Ways in Which Geography Impacted Rome's Development
Geography was a major factor in Rome's early development. Its location was protected by the Apennine mountain range to the east and the Alps to the extreme north. The city itself was situated on the Tiber River, about 20 miles from the coast, and the Italian Peninsula provided a relatively central position in the Mediterranean world. With access to Mediterranean trading routes and relative safety from raids and invasions, Rome was in an ideal spot to develop into the capital of a great empire.
1 Tiber River
One of the biggest factors leading to Rome’s development is the shape of the Tiber River, which flows through the center of the city. The river makes a horseshoe-shaped bend, where there is a small island. Around 900 B.C., prior to the Roman Kingdom, this part of the Tiber was one of very few places where travelers, traders and herders of livestock could ford the river. It made that area of Rome an early meeting point for Latin and Sabine tribes as well as the Etruscans, who ruled over much of the Italian peninsula before Rome was built.
2 Seven Hills
The ancient city was made of seven hills on which various local tribes settled during the reign of the Etruscans prior to 700 B.C. The hills provided steady ground for residence as well as a certain degree of protection from invasion from below. Palatine Hill, surrounded by the other six hills, is located just to the east of the island at the river ford, and traditionally is said to be home to the first Romans. The city and culture began with the integration of various peoples living atop each of the hills when they began building permanent residences and common civic spaces around 500 B.C.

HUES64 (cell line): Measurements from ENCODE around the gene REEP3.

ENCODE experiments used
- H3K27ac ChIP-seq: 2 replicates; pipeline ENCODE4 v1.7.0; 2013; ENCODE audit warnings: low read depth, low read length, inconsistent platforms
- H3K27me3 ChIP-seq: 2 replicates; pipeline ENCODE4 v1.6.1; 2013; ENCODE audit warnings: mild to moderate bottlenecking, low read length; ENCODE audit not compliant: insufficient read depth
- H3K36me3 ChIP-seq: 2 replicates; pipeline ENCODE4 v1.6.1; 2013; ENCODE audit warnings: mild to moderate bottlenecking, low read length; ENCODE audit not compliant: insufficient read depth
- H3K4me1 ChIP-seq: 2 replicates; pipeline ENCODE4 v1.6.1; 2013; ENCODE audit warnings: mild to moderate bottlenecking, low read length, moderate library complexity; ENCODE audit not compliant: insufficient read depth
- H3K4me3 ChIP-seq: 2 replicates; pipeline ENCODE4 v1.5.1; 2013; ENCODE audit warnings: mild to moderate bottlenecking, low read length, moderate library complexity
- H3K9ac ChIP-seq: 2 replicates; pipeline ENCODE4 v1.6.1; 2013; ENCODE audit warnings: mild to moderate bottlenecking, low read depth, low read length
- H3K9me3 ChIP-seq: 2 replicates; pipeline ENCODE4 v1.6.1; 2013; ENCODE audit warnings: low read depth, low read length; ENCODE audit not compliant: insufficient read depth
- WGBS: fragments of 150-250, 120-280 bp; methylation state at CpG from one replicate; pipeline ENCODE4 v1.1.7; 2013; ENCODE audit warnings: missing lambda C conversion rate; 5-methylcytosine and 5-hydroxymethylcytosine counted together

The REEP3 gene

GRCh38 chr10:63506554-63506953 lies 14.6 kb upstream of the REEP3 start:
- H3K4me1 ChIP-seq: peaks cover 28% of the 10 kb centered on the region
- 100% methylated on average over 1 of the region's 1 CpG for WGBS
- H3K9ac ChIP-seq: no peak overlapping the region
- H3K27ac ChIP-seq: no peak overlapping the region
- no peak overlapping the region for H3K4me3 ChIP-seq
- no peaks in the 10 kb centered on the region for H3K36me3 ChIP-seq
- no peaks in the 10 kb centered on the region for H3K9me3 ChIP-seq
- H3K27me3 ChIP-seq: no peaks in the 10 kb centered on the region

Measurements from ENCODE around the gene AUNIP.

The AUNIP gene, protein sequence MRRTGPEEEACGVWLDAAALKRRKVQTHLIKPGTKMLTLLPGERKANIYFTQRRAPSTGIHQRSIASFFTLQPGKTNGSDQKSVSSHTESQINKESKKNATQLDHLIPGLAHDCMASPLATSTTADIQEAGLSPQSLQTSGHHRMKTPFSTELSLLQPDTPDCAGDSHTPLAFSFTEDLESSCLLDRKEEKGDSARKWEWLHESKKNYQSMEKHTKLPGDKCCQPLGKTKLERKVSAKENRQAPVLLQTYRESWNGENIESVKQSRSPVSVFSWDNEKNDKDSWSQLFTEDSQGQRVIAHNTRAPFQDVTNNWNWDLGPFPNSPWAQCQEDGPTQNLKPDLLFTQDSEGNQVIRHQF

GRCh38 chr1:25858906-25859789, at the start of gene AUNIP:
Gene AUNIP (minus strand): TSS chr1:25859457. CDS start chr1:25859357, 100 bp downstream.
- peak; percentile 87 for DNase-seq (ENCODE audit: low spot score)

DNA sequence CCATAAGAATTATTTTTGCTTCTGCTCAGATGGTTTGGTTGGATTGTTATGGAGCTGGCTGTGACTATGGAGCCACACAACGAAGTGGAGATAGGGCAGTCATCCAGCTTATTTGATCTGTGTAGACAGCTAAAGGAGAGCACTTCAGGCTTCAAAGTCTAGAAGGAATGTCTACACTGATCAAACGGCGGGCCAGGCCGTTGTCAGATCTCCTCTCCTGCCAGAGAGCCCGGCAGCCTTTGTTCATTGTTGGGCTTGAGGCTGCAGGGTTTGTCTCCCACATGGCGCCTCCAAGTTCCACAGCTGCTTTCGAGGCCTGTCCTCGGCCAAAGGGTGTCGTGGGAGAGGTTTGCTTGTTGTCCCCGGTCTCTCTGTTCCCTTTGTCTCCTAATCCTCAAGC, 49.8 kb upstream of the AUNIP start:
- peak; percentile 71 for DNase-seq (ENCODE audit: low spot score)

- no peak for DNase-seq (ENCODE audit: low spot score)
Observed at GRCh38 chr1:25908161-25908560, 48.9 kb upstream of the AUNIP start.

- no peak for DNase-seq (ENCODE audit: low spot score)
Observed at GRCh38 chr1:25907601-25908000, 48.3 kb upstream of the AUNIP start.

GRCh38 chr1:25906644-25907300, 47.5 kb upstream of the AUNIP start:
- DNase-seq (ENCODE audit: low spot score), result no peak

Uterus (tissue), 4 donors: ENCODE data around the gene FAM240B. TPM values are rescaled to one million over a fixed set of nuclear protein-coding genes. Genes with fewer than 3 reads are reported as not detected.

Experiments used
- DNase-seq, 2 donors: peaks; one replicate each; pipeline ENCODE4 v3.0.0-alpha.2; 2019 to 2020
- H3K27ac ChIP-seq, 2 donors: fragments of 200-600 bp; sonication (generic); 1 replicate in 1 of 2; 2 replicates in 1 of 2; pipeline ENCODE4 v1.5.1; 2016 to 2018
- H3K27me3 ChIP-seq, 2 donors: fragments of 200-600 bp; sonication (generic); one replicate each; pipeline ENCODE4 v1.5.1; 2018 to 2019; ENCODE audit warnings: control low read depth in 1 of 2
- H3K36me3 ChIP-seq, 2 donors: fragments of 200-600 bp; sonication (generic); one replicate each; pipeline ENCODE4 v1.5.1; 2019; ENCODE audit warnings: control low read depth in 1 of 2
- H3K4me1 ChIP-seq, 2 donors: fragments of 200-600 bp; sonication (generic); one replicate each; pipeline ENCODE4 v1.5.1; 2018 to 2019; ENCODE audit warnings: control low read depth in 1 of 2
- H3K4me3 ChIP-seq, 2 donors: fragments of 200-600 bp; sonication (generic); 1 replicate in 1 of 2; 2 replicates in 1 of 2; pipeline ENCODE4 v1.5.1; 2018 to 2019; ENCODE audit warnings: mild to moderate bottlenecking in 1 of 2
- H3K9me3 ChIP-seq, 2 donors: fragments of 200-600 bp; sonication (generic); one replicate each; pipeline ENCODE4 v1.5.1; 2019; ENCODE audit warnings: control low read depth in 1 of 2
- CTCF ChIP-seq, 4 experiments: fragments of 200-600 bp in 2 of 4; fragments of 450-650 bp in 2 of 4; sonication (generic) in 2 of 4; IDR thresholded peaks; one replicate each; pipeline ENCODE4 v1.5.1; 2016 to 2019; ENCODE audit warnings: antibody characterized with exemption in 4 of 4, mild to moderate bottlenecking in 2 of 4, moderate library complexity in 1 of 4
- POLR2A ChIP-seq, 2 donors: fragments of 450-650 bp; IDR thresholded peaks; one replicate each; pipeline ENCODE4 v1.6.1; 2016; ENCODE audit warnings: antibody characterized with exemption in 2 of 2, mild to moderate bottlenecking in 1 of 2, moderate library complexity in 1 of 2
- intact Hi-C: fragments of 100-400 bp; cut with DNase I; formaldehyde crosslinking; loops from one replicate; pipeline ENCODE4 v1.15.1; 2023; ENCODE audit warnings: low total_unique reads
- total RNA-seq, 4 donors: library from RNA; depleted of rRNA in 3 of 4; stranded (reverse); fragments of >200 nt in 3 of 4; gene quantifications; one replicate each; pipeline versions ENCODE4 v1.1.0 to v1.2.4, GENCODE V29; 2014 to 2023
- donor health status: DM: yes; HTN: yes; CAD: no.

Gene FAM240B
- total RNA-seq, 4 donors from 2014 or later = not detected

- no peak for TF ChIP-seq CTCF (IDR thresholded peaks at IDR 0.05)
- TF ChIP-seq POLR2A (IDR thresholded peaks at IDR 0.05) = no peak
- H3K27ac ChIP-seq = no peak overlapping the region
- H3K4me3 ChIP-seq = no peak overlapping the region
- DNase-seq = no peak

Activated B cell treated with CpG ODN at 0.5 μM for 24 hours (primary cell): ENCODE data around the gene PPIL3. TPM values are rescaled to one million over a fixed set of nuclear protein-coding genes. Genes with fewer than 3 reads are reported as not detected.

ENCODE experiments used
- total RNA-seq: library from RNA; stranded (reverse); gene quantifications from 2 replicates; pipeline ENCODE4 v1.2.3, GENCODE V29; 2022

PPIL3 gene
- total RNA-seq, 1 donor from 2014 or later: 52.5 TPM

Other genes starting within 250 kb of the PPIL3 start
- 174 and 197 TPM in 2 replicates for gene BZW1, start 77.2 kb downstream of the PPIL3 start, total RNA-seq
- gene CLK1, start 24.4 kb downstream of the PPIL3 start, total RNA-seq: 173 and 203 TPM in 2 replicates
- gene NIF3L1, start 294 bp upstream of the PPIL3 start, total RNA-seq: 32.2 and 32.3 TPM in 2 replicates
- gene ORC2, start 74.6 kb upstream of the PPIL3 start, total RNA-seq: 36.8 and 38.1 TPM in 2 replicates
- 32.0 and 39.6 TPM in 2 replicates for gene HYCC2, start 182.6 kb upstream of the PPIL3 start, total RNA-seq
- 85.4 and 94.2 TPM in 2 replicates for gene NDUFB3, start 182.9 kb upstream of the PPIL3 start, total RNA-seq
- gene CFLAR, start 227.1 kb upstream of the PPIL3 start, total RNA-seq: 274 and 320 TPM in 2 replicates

3 Agriculture and Empire
Despite its practicality as a meeting place and point of transit, early Rome also needed local agriculture to sustain its growing population. Agricultural techniques such as irrigation and the draining of swampland made much of the land around Rome suitable for farming. Livestock could survive the winter in the relatively mild lowlands, while cooling off in the mountains during the warmer months. Local agriculture alone was not enough to sustain the great city Rome would become. In the time it took to grow from small city-state to capital of an empire, Rome depended on importing necessary goods from its conquered provinces, which ultimately stretched from Asia to the British Isles.
4 Myth and Reality
According to ancient legend, Rome was founded and built by Romulus after being abandoned with his brother Remus on the banks of the Tiber River. There, after the two brothers were raised and nursed to health by a motherly wolf, Romulus killed Remus and built the city in his own name. Despite the mythology, the story of Romulus and Remus reflects two pillars of Roman growth: political and imperial dominance, reflected by the murder of Remus, and the natural blessings of the region itself, represented by the mother wolf who raised the two young brothers.